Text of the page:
Wind is the Future, Gas is the Past

Let’s hang our hats on millions of propellers screaming in the breeze to push kilowatts of power into the electrical grid. In the mean time, how about if we hang a flame under President Obama’s ass to light the gas-flame of optimism he exudes for the wonderful new energy scheme into which he is investing our tax money. I hope he invests his personal 401K into wind power too, but my bet is that he owns Exxon.

While Obama counts money from his investments, let us ask the EPA to bury the corpses of dead birds before the Audubon Society wakes up.

In a link below the article brags about how the country of Denmark gets almost half its electrical needs from wind power. What they fail to tell us is that the population of Denmark is 5.5 million which makes Denmark smaller than Chicago, a relatively mid-size town in America. The USA can do that too, let’s be like Denmark, yeah!

Here are some photos to ponder. Have you seen any of these in the news?

Thanks for these great pics Rich.

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5 Responses

  1. Often one side of the story is presented as the whole truth. I am sure the world needs alternate sources of energy as well as an attempt at reining in our usage. But how to separate the grain from the chaff thrown at you by interested parties is a difficult task. Hope wind power is not just “hot air”.

    • No doubt, wind power is a part of the solution, but it is not the final answer in the form we see it today. It may be many years before the wind is harnessed to the point we require to provide our needs. I hope the EPA will ultimately see the terrible consequences of having millions of these things sending noise through the atmosphere as they bat birds into lifelessness, and obstruct our view of anything else but.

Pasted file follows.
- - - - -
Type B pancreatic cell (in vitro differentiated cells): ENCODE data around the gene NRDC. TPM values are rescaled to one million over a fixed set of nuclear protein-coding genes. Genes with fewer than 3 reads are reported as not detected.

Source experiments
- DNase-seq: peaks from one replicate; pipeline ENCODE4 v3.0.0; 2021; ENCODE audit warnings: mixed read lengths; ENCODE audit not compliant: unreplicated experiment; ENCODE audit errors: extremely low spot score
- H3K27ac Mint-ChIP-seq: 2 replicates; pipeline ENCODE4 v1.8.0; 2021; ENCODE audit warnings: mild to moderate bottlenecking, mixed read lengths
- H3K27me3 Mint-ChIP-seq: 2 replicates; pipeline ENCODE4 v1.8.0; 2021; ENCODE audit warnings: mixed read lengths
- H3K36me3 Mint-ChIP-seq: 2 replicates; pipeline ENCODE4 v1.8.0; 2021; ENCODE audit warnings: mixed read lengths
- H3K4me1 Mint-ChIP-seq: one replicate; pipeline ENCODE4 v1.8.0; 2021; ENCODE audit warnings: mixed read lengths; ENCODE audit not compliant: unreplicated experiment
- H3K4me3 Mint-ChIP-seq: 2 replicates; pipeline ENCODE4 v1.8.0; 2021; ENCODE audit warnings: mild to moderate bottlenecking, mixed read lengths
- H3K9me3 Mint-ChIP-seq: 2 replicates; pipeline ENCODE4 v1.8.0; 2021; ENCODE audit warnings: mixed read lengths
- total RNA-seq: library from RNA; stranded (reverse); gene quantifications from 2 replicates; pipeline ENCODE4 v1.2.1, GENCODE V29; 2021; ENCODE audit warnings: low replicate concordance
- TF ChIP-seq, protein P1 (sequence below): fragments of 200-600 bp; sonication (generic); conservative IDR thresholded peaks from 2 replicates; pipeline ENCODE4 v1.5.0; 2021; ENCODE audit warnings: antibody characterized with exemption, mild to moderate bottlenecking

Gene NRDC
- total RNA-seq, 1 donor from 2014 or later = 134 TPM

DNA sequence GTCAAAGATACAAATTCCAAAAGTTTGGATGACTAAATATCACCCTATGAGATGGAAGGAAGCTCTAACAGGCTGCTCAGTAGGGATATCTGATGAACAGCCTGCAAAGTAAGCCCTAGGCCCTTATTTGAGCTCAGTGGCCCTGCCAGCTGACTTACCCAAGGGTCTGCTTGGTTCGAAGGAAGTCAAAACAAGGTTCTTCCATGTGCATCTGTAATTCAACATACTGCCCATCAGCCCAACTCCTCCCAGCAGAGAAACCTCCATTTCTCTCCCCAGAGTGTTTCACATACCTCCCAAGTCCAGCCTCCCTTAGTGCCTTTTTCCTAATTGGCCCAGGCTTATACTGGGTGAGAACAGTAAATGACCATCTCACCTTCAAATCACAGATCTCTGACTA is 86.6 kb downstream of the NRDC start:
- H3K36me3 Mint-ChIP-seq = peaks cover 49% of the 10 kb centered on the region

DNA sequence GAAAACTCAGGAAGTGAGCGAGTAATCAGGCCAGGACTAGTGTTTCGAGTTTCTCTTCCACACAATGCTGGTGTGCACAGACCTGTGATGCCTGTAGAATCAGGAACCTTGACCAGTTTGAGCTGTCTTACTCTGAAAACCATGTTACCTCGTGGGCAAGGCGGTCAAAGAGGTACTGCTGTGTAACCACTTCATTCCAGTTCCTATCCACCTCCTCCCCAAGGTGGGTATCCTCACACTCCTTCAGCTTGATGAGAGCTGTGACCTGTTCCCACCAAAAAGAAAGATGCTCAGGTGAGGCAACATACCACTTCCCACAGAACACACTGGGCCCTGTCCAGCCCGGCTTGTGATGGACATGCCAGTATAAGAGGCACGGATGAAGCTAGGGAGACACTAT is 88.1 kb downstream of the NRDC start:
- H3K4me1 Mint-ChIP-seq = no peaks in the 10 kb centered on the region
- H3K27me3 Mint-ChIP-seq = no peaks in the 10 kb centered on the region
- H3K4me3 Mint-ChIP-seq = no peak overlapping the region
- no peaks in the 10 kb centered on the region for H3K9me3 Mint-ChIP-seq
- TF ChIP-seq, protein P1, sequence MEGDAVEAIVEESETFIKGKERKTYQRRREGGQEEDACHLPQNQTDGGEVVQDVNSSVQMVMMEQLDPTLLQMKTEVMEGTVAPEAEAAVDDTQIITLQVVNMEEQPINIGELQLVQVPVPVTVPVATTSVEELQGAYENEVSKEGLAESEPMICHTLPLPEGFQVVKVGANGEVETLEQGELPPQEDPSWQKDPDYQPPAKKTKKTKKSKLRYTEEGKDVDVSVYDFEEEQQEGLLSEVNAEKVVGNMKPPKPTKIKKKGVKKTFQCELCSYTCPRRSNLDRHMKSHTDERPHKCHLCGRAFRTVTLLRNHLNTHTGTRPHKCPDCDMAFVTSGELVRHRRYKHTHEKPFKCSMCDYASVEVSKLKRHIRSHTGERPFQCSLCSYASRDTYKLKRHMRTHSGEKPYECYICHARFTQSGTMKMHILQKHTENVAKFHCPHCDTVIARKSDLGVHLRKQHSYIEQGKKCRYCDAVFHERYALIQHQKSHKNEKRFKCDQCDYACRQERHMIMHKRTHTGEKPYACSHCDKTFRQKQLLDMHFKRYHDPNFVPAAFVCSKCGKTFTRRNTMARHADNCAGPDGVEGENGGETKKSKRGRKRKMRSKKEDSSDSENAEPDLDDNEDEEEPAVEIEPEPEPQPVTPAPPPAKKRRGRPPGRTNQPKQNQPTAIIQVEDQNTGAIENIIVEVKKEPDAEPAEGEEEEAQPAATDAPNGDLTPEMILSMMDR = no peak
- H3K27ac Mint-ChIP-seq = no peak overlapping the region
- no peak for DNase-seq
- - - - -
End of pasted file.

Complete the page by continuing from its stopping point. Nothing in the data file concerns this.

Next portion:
2. [...] Wind is the Future, Gas is the Past (grumpajoesplace.com) Rate this: Share this:StumbleUponDiggRedditTwitterLike this:LikeBe the first to like this post. [...]

  3. Love the pictures. A client of mine lives very near a wind farm located somewhere north and west of Frankfort-up near I-39 somewhere-told me that the farmers who leased land for the windmills found out the hard way that they have to pay for upkeep on the monsters. They are not amused. When I was there, there were a number of windmills that needed repair and were not operating. Word is that the farmers couldn’t afford the upkeep.

    • These things are popping up everywhere. Three years ago I looked into investing in the company that makes the things. There is one company in the US that is GE, the largest company is in India. There is a large wind farm off I-55 near Normal, IL.
      I had not heard of the maintenance aspect of these contracts.

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